All five cases conceived as a result of in vitro fertilisation treat-
ment, including one via ovum donation and one via intra-
cytoplasmic sperm injection, were in the ICR1 hypomethylation
group. However, this difference between the groups did not
reach statistical significance.
Clinical diagnosis of SRS remains difficult, as many of its
features are non-specific, diagnostic criteria are not universally
agreed, and features are most striking in early childhood, making
assessment of older patients difficult. By collecting clinical data
from patients with a positive molecular diagnosis of SRS, we
were able to include patients irrespective of whether their
referring physician felt them clinically ‘typical’. This reduced
reporting bias. In contrast with previously published studies, our
data were gathered prospectively by a small number of experi-
enced geneticists, allowing both detailed and consistent analysis
of the phenotype.
Several scoring systems for clinical diagnosis of SRS have been
proposed.4 11 15Most recently, Bartholdi et al15developed criteria
to score 168 patients with suspected SRS, which were fulfilled
by all patients found to have ICR1 hypomethylation, but only
seven of 10 patients with mUPD7. These criteria could not be
applied in our study because data such as birth occipitofrontal
circumference and length were often unavailable, and the early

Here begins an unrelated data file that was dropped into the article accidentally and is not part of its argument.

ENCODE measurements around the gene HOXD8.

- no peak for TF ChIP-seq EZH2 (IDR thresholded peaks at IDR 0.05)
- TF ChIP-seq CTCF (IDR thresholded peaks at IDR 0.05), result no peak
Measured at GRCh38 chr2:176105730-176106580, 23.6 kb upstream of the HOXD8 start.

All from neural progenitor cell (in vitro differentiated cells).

age of many participants precluded scoring for normal cognitive
development (defined as attending regular school). We therefore
used the criteria suggested by Price et al,4as complete data were
available for scoring in all patients. However, we recognise that
these criteria do not include feeding difficulties, which are
a major feature of this condition.
Clinical features in mUPD7 and ICR1 hypomethylation
Our study included sufficient patients with mUPD7 to allow
statistical comparison of features with ICR1 hypomethylation
cases. Consistent with other studies,11 14 15 17e19we found that
61% of patients with ICR1 hypomethylation had ‘classic’
features of SRS, compared with only 20% of patients with
Patients with ICR1 hypomethylation were less likely to show
postnatal reduction in height SDS than those with mUPD7,
although numbers were too small to reach statistical significance.
Binder et al19showed that children with mUPD7 have a signifi-
cantly higher birth length but lose height SDS post partum,
whereas those with 11p15 hypomethylation show no change in
height SDS. The same study noted a trend towards more height
gain with growth hormone therapy in children with mUPD7
than those with ICR1 hypomethylation.19In our study, insuffi-
cient data were available to test this observation. However, two